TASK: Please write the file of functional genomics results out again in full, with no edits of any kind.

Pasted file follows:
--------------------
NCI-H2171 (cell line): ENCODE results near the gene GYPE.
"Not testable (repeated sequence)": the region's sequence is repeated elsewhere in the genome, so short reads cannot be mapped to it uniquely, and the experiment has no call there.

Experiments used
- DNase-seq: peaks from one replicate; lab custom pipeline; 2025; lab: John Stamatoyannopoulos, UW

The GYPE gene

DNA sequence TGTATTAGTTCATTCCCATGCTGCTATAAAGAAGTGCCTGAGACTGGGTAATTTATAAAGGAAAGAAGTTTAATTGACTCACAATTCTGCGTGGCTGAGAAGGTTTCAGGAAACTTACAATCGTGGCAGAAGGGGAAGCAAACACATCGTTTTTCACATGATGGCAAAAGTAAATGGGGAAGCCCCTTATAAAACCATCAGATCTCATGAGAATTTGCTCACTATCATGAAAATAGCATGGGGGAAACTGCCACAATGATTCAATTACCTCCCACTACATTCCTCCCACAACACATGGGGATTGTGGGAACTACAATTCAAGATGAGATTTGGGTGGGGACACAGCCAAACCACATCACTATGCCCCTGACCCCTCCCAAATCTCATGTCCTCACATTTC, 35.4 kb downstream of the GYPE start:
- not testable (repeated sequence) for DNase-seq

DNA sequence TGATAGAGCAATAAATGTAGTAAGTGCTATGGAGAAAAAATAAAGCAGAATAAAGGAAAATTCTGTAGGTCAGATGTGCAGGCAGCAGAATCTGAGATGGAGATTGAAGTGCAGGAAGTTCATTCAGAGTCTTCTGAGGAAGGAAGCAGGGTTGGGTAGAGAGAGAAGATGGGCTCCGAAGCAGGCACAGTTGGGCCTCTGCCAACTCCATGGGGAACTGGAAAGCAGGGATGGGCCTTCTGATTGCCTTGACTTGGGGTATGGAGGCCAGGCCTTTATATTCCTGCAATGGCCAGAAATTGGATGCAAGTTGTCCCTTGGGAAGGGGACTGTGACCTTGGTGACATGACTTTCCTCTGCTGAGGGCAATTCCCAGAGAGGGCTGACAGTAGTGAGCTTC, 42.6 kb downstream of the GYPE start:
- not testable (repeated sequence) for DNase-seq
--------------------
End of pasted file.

NCI-H2171 (cell line): ENCODE results near the gene GYPE.
"Not testable (repeated sequence)": the region's sequence is repeated elsewhere in the genome, so short reads cannot be mapped to it uniquely, and the experiment has no call there.

Experiments used
- DNase-seq: peaks from one replicate; lab custom pipeline; 2025; lab: John Stamatoyannopoulos, UW

The GYPE gene

DNA sequence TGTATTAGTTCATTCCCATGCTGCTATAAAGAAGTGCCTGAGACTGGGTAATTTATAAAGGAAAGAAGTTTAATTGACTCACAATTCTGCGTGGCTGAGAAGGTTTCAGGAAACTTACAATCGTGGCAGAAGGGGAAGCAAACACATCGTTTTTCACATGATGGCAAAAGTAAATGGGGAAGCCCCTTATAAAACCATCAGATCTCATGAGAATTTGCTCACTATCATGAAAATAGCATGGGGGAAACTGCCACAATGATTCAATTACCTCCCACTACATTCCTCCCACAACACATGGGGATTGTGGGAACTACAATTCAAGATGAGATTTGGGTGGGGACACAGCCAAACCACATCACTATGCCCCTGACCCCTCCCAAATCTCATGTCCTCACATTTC, 35.4 kb downstream of the GYPE start:
- not testable (repeated sequence) for DNase-seq

DNA sequence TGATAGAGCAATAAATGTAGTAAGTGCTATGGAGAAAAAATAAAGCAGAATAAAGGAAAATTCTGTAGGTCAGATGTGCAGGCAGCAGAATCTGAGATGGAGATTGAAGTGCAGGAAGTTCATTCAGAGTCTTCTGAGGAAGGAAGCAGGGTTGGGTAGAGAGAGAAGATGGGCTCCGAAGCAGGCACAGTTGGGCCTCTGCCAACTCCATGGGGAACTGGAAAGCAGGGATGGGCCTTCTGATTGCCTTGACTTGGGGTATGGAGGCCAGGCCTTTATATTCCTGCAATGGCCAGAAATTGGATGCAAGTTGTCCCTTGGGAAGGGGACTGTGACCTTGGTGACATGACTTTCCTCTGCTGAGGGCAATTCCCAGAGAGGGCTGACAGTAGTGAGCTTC, 42.6 kb downstream of the GYPE start:
- not testable (repeated sequence) for DNase-seq